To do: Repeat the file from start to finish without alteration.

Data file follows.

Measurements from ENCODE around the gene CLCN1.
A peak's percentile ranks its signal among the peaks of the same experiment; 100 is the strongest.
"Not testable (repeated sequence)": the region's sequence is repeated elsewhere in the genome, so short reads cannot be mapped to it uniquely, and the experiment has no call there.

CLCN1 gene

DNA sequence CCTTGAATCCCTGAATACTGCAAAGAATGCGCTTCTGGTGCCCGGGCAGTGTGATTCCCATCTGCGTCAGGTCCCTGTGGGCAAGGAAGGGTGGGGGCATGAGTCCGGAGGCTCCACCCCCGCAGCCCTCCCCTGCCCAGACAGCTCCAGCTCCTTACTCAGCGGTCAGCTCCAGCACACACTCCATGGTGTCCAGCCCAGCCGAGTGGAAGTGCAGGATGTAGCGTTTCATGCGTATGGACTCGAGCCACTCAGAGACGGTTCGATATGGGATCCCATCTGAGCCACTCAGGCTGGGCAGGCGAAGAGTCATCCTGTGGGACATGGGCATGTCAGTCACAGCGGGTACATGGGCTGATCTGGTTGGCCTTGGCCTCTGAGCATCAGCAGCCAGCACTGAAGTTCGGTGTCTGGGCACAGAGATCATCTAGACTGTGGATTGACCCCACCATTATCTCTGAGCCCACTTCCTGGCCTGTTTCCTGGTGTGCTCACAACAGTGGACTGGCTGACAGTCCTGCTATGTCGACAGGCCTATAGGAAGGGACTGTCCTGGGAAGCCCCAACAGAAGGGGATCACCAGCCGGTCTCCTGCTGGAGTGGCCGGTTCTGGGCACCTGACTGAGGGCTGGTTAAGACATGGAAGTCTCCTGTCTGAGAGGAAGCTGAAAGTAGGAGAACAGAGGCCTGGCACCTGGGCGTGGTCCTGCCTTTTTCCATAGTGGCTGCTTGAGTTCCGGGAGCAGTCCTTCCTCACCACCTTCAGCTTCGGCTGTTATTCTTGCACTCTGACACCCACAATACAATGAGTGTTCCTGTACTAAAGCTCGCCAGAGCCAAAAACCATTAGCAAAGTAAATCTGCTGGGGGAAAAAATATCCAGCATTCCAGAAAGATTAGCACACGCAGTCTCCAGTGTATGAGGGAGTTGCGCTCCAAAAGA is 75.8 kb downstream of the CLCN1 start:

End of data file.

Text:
Measurements from ENCODE around the gene CLCN1.
A peak's percentile ranks its signal among the peaks of the same experiment; 100 is the strongest.
"Not testable (repeated sequence)": the region's sequence is repeated elsewhere in the genome, so short reads cannot be mapped to it uniquely, and the experiment has no call there.

CLCN1 gene

DNA sequence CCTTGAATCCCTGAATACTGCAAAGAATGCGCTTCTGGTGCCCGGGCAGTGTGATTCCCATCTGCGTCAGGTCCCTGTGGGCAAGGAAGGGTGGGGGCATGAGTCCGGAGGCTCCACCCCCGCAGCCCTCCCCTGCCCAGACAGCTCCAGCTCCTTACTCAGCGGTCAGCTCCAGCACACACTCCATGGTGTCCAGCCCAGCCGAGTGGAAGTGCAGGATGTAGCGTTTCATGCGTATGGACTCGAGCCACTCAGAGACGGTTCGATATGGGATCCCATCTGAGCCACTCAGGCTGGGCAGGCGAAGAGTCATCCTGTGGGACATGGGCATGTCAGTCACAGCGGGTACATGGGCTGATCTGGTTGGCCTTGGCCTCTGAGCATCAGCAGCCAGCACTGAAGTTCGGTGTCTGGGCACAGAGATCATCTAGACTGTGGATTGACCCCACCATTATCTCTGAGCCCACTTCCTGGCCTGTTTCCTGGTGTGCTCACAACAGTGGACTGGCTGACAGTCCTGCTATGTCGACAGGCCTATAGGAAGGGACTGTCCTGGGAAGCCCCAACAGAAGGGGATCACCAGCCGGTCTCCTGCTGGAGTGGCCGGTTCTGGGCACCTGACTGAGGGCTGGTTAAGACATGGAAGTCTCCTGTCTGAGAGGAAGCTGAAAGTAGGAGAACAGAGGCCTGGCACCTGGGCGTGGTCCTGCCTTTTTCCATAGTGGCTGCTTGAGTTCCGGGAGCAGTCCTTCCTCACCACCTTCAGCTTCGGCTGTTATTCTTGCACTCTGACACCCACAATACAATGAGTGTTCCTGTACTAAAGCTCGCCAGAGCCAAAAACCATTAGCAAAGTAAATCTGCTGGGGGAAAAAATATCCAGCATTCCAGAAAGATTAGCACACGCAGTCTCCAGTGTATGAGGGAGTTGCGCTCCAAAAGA is 75.8 kb downstream of the CLCN1 start: